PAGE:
Kenyan and Scottish songs and stories workshop at SIBF

Mara Menzie's continental, delightful folklore

GMT 15:13 2014 Sunday ,09 November

Arab Today, arab today Mara Menzie's continental, delightful folklore

Mara Menzies stunning stories, songs from across Scotland, Kenya Workshop
Sharjah - Arab Today

Mara Menzies’ eyes were full of vibrant expression as she narrated her colorful folktales at the “Kenyan and Scottish songs and stories” workshop at the Sharjah International Book Fair.  Known as an international storyteller, she regularly performs at the Edinburgh Fringe Festival as well as all  over the world.   Her ethnicity is half Kenyan  and half Scottish, so she has accumulated stories from her own two cultures, both of which are robust in ancient myths and legends.  
Living in a digital era saturated with smartphones and Facebook, Menzie successfully manages to bring back something uniquely magical and cultural that no downloadable app in the world can re-create; the true art of storytelling.  For an hour, the children were fully  immersed in mystical exotic lands.  She told a highly entertaining  Kenyan tale about a jealous, petulant sun who steals the moon’s iridescent rainbow colors, leaving the moon stripped bare and  plain with a broken spirit .  Not one  to accept his miserable fate, the moon decides to go on an adventurous quest to regain his vibrant hues  once more.  After travelling far and wide, he realizes that it is in  fact his brother, the sun who is the perpetrator and what ensues next is an exciting cat and mouse chase all over  the universe to reclaim ownership over those precious, sparkling  beams of colors.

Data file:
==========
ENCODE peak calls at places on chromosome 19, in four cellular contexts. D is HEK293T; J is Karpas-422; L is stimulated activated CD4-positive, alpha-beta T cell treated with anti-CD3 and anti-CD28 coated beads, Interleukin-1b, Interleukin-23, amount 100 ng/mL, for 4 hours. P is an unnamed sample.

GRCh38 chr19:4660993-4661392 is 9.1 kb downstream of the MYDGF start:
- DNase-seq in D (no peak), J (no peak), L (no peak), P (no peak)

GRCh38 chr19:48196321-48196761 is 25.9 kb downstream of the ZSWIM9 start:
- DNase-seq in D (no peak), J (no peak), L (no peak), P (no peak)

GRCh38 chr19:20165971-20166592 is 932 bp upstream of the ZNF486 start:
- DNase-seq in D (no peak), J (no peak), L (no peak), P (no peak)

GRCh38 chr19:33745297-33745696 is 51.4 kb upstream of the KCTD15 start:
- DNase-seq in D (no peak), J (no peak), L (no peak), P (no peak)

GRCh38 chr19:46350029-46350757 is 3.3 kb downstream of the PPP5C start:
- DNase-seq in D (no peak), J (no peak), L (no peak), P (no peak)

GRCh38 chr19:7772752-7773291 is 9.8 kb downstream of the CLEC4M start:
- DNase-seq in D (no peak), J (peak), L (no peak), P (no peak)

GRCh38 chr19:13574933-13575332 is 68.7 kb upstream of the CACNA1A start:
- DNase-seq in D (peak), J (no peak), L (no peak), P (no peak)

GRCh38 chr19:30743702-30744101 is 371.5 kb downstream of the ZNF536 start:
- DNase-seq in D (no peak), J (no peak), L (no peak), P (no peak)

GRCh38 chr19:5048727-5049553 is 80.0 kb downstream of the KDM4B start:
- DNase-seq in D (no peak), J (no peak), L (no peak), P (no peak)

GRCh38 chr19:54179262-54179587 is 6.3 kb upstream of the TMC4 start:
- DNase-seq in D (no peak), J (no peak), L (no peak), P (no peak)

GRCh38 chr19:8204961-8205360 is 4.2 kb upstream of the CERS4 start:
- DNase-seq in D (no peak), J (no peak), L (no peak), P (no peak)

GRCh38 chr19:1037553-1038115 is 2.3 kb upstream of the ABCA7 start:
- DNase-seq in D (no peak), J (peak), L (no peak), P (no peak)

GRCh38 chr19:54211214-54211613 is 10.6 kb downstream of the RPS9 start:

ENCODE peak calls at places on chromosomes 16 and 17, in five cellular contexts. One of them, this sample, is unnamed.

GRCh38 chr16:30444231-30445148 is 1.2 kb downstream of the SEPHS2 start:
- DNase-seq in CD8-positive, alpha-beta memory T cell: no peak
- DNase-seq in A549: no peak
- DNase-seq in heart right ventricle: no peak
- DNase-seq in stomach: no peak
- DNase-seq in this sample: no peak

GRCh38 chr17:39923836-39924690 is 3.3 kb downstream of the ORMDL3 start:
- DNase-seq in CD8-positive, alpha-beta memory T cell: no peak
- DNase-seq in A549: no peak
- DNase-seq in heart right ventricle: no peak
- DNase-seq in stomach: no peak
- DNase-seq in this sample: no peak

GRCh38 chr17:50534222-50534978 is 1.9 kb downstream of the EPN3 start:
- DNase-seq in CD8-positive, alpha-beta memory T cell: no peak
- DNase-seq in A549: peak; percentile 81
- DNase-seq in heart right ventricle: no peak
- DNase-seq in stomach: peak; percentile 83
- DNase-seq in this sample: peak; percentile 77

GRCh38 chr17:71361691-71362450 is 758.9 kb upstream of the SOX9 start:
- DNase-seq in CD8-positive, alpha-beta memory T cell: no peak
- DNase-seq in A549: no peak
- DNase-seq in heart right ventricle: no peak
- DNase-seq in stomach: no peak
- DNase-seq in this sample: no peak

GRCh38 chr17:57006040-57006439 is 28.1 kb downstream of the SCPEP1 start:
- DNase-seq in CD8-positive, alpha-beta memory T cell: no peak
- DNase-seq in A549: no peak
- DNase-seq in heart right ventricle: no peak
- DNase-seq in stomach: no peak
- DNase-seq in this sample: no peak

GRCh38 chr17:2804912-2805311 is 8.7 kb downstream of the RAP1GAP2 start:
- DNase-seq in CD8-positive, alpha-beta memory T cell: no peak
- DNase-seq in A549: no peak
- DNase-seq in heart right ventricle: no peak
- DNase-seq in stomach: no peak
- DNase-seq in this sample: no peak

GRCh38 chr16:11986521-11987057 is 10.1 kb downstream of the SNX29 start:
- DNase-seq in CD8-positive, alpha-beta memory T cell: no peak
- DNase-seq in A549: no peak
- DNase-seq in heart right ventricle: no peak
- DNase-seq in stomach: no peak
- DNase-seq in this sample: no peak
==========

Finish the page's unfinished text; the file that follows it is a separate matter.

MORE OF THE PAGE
Arab Today, arab today mara menzies continental delightful folklore
Another story had a more appeal was about a beautiful, long haired exotic maiden  who lived on a fisherman’s village as a wife to a native.  In the end, Menzie reveals the lady is actually a selkie (mermaid) who has been  under a spell, keeping her captive on land against her will for decades.  She eventually returns to the sea and the story had a very mysterious ending, lending an air of Hans-Christian-Anderson poignancy.  
Menzie consistently involved the children whilst telling the story by making them answer questions, repeat key phrases and even sing  at times!  She used colorful scarves as props which were to depict crashing waves at sea. She did this by moving them around theatrically and she even transformed the scarves into colorful wings of an exotic bird in a jungle.  These techniques really help to set a scene and encourage the children to lose themselves from reality and  use their imaginations. 

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بناية النخيل - رأس النبع _ خلف السفارة الفرنسية _بيروت - لبنان
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